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Armed Cloud – Obsidian Desert

Armed Cloud
Obsidian Desert
by Anton Sanatov at 08 August 2016, 8:32 PM

“Surrealism is destructive, but it destroys only what it considers to be shackles limiting our vision.” Salvador Dali

And the clocks melted as the stilted elephants marched across barren sands towards the reflected lights of Alexandria…

So, now that we’ve set the scene…

Progressive metallers can arguably be referred to as the scientific surrealists of the Metal world. For what they ever so impressively manage to achieve in their elaborate musical realms is boundless artistic creativity with mathematical precision; and when this is done correctly, it can create sonic results that transcend both the past and the future.

Yet in the present, there are times when the daily flavour of Metal becomes too bland for our tongues and they begin to slither out like snakes, sniffing around for something exotic to nibble on. Well, jaded stomachs rejoice, for ARMED CLOUD’s “Obsidian Desert” is full of spicy, albeit traditional treats that shall satisfy your progressive needs.

If Salvador Dali were to illustrate the “Arabian Nights” you would most probably have a result that resembles the record at hand. Through an opioid haze we are brought upon the “Obsidian Desert” which is riffled with eastern scales and sacred grooves; the title track along with “Jealousy With a Halo” and “My Own Kind” in particular, make prominent use of alternative, exotic modes to give the record a middle-eastern feel similar to the eclectic work of Yossi Sassi.

This, however, is where the exploration of Arabic folklore ends, and for the remainder of the record, ARMED CLOUD choose to stick to a much more conventional, yet nonetheless magnificent Prog formula that is both highly melodic and full of body rocking grooves; the types that would make a charmed serpent tangle into knots. With tracks like “Wounded Healer” (one of the album’s main highlights), “Morning Star” and “Pyramid of Charlatans” the band glides across the igneous plains in high gear, painting the landscape with smooth, kaleidoscopic keyboard strokes and piercing, melodic guitar dabs reminiscent of Vinnie Moore’s “Time Odyssey” period and anything that bares Tony MacAlpine’s touch.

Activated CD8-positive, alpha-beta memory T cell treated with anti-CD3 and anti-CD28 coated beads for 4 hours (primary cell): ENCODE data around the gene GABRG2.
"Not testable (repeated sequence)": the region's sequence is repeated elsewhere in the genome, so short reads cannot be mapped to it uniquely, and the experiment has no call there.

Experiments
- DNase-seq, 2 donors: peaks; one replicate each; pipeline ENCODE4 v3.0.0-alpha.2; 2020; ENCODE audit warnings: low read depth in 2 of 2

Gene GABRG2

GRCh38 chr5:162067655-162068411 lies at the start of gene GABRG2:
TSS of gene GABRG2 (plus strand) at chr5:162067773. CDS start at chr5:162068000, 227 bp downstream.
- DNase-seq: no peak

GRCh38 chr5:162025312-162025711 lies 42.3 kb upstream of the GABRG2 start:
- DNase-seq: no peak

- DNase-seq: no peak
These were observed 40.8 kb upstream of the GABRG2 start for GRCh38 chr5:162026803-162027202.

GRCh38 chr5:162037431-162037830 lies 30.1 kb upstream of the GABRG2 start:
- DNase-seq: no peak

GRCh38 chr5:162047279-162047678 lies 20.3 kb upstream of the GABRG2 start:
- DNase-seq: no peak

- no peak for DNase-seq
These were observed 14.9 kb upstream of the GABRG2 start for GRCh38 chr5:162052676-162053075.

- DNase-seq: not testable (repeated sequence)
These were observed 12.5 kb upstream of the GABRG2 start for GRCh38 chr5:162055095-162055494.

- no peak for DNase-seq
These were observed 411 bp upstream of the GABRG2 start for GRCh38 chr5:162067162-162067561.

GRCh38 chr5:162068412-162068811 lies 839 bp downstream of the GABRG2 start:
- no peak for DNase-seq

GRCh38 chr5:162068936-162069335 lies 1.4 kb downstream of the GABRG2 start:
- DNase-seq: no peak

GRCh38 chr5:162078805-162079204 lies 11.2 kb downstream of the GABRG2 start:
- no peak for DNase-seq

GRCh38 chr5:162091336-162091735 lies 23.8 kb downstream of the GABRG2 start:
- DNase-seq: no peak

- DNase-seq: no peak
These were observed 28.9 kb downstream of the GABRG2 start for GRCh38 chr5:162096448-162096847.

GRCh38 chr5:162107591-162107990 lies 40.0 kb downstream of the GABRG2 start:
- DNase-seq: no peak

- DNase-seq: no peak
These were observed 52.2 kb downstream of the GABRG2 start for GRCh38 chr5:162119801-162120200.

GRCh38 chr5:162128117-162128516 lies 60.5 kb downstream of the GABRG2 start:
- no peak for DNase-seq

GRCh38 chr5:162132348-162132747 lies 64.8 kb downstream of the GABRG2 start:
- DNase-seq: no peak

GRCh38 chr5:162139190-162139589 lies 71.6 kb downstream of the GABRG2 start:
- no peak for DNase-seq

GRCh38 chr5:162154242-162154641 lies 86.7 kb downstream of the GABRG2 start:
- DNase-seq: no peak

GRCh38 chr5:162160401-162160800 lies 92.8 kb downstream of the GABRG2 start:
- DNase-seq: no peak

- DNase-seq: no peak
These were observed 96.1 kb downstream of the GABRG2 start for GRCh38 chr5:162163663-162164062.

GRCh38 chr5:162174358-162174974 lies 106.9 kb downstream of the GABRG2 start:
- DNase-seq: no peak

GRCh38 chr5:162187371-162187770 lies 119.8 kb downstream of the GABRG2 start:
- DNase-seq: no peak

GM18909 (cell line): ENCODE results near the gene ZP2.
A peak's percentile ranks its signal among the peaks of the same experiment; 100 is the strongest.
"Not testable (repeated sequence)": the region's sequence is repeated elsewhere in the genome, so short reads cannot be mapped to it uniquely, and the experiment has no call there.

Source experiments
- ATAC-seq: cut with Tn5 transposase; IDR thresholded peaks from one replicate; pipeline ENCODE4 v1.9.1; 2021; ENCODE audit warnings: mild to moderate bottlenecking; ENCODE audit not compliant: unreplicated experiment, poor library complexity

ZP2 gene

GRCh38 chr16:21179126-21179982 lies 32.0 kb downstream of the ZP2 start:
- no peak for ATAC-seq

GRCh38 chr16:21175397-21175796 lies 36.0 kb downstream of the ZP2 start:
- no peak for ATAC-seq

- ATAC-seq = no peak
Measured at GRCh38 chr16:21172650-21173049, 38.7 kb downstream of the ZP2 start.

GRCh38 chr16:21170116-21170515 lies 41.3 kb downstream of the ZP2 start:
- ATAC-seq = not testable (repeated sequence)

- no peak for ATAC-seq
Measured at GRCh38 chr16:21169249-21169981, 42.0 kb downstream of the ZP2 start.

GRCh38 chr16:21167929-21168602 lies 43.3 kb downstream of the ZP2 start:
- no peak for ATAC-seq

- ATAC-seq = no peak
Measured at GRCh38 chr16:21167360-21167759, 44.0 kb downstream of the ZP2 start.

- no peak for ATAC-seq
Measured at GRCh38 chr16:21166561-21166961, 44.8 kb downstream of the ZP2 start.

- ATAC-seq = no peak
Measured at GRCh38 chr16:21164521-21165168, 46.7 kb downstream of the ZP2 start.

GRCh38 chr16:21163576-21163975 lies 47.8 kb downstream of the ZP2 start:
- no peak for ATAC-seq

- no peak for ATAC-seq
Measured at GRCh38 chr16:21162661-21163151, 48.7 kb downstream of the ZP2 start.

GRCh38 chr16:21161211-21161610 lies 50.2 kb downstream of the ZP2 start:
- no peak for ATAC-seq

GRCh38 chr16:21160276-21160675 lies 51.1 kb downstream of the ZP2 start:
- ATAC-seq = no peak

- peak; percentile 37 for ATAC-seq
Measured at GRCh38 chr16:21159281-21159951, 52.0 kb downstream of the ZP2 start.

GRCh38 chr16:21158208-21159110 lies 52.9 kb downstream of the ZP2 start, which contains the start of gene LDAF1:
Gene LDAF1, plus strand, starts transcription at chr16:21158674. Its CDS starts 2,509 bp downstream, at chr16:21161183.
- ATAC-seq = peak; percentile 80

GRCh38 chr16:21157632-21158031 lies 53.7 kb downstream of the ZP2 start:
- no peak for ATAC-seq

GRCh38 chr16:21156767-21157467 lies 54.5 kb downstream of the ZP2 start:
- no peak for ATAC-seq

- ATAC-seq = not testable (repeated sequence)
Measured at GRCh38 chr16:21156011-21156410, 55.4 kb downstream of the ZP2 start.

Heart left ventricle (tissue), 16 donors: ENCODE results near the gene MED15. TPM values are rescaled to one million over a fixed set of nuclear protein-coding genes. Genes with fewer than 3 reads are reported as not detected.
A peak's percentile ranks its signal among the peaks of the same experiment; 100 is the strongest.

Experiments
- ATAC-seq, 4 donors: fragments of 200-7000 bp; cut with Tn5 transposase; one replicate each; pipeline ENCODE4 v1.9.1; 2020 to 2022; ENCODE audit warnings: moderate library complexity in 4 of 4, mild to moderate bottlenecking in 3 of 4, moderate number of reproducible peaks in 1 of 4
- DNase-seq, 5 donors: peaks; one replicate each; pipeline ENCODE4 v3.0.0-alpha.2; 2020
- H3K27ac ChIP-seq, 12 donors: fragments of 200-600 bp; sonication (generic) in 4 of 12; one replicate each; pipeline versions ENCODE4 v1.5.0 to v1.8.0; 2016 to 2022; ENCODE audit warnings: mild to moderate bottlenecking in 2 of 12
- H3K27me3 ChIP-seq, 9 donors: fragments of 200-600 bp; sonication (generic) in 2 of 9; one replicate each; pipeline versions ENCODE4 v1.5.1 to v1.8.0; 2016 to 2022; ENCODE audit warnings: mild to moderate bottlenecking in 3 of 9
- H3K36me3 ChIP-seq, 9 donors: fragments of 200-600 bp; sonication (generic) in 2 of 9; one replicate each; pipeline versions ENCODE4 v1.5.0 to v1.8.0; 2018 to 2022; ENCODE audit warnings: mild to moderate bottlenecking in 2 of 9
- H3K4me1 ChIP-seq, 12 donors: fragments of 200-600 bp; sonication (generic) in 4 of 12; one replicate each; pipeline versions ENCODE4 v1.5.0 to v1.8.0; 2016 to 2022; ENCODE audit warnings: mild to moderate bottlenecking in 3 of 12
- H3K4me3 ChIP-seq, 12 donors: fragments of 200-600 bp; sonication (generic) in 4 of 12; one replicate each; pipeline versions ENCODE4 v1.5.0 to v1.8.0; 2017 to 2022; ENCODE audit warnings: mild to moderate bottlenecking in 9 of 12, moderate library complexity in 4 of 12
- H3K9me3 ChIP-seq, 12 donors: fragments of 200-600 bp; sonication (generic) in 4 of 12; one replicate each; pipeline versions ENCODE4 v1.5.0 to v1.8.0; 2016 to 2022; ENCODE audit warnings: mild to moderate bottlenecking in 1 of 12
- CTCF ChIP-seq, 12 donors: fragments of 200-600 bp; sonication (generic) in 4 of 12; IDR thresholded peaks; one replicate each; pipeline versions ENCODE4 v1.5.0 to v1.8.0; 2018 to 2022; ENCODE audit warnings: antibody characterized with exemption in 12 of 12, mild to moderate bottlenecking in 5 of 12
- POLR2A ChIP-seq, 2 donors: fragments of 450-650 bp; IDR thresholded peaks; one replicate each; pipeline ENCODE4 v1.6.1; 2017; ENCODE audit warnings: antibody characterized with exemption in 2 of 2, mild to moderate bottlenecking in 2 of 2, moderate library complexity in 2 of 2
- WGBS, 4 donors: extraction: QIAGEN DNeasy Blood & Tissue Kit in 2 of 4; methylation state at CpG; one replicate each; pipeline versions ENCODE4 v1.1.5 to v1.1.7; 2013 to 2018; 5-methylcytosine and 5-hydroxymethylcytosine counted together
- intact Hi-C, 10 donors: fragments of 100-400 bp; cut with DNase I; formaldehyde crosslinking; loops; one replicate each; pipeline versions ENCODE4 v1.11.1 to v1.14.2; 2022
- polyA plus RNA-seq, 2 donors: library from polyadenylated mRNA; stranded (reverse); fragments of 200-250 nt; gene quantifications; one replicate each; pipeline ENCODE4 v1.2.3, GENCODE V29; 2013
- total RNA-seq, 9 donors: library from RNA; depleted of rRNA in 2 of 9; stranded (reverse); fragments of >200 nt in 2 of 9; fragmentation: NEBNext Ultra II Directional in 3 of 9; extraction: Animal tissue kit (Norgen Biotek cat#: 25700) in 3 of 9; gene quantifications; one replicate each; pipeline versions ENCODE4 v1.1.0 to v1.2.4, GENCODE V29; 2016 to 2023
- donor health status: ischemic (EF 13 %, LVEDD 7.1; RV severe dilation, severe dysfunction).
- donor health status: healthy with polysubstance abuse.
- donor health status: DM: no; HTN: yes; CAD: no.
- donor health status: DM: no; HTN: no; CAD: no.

There is also a very old-school feel to “Obsidian Desert”; a characteristic that is rather noticeably reflected in the production values. Whilst the sound is well rounded and extremely tight – the bass guitar presence in particular is spectacular – there is also some 1980’s grain to this album that gives it a very organic feel; especially when you feel the full caress of the keys on slower tracks like “Meltdown” and “Aftermath of Moral Hazard”. The band sounds phenomenal; fully invested and extremely proficient – this is a Prog record after all.  As is previously mentioned, Remco van der Veen's keyboards are divine, and to contribute to their polished goodness there are also the lustrous, broad vocals of Daan Dekker.

Overall  - “Obsidian Desert” is deep; deep as the twisted vortex of the most surreal imaginations. It flows like the water of an oasis in the midst of a sea of sand and is as fleeting as a mirage of it. Whist it is not as heavy as such acts as SYMPHONY X, it will nonetheless be more than welcome in the reaching hands of any Prog Rock fan.

Songwriting: 9
Originality: 8
Memorability: 8
Production: 9

4 Star Rating

  1. Obsidian Desert
  2. Jealousy with a Halo
  3. Wounded Healer
  4. Meltdown
  5. My Own Kind
  6. Morning Star
  7. In Your Mind
  8. Pyramid of Charlatans
  9. Aftermath of Moral Hazard
  10. Wasted?
Wouter van der Veen - Guitars/Backing Vocals
Boris Suvee - Bass
Remco van der Veen - Keyboards/Backing Vocals
Daan Dekker - Vocals
Rico Noijen – Drums
Record Label: MaXxive Records


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